Work with KOL/KOC influencers or Wanghong and secure their collaboration two months in advance to get your ideal brand representative. These influencers will advertise your brand and products on popular Chinese social media and e commerce platforms through livestreaming and other promotions.
Influencers can also help your brand to stand out through viral hashtags to increase sales and brand awareness. Give the influencer you are partnering with an exclusive discount to increase the sales of your products, especially during Singles Day, which is heavily driven by social media and KOL livestreaming. Remember to work with an influencer who is relevant to your audience, and has a proven track record of generating sales.
5. Consider O2O Promotions
To leverage the full potential of Chinese Shopping Festivals, consider cross-promoting your brand online-to-offline if you have a physical presence in the Middle Kingdom for your own brand or through partners.
Limited time offers and same-day discounts capture the audiences’ attention and ensure that you meet your customers everywhere they shop, whether online or offline.
6. Offer Chinese Payment Options
When promoting your international brand on Alibaba platforms or Chinese social media channels, make sure to have easy and comfortable payment options ready for your customers, including AliPay and WeChat Pay.
A China expert like Tenba Group can help you to get started with planning your online campaigns including booking influencers to lift the remarkable potential of the Chinese Shopping Festivals.
Get started ahead of the game as more and more online platforms create their own shopping festivals in order to replicate the huge success of the existing ones.
Summary of Traditional Chinese Holidays & Shopping Festivals
To sum it up, let’s take a look at the most important Traditional Chinese Holidays as well as the most significant Shopping Festivals.
|Date||Traditional Chinese Holiday/ Chinese Shopping Festival|
|January/February||Chinese New Year (Golden Week)|
|14 February||International Valentine’s Day|
|Beginning of April||Tomb Sweeping Day|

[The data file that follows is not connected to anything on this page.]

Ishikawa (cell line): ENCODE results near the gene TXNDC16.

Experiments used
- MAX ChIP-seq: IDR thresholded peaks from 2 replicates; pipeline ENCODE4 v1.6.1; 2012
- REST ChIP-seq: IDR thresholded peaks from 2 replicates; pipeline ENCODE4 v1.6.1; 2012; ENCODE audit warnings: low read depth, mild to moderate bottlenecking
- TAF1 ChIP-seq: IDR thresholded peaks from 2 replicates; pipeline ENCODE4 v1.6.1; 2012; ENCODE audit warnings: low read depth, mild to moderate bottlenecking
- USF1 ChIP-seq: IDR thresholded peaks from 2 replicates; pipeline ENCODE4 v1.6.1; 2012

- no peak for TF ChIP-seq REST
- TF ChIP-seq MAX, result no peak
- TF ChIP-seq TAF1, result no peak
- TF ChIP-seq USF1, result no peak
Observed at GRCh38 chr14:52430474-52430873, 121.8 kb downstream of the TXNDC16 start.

|Beginning of May||Labor Day (Golden Week)|
|20 May||520 Shopping Festival (I Love You Day)|
|Beginning of June||Dragon Boat Festival|
|18 June||618 Shopping Festival|
|Mid August||Qixi Festival (Chinese Valentine’s Day)|
|18 August||818 Shopping Festival|
|9 September||Double 9 Shopping Festival|
|First week of October||China’s National Day (Golden Week)|
|11 November||Double 11 Shopping Festival (Singles’ Day)|
|Last Friday in November||International Black Friday|
|12 December||Double 12 Shopping Festival|
With this, we have reached the end of this article.
Traditional Chinese Holidays & Shopping Festivals – The Takeaway
Traditional Chinese Holidays, as well as Chinese Shopping Festivals, are an integral part of everyday life.
Traditional holidays serve as a way to extend the few vacation days that Chinese employees have and are used for domestic travel to visit family and friends, eat, and celebrate together. Global brands that rely on production and logistics from China should prepare themselves early on for Chinese holidays, especially for Chinese New Year, to avoid order delays/cancellations, price increases, drops in quality, and more. Service businesses should not be alarmed by a drop in SEO performance or PPC leads during this time, in particular, B2B businesses.
Shopping festivals are a welcome opportunity for Chinese people to take advantage of heavy discounts and promotions, limited items, offline events, and more. Depending on the festival, popular products include consumer electronics, luxury and beauty brands, as well as fashion and jewelry brands. International brands have a unique opportunity to increase sales via China Shopping Festivals.
While China’s e commerce market has ample opportunities for international businesses to introduce their brand to the market or boost their existing brand presence, it is also highly competitive. A smart marketing strategy allows brands to navigate this landscape with ease and reach their target consumers.
Take your global brand to the next level by lifting the potential of Chinese Shopping Festivals while mitigating the risks of supply chain disruptions during Traditional Chinese Holidays.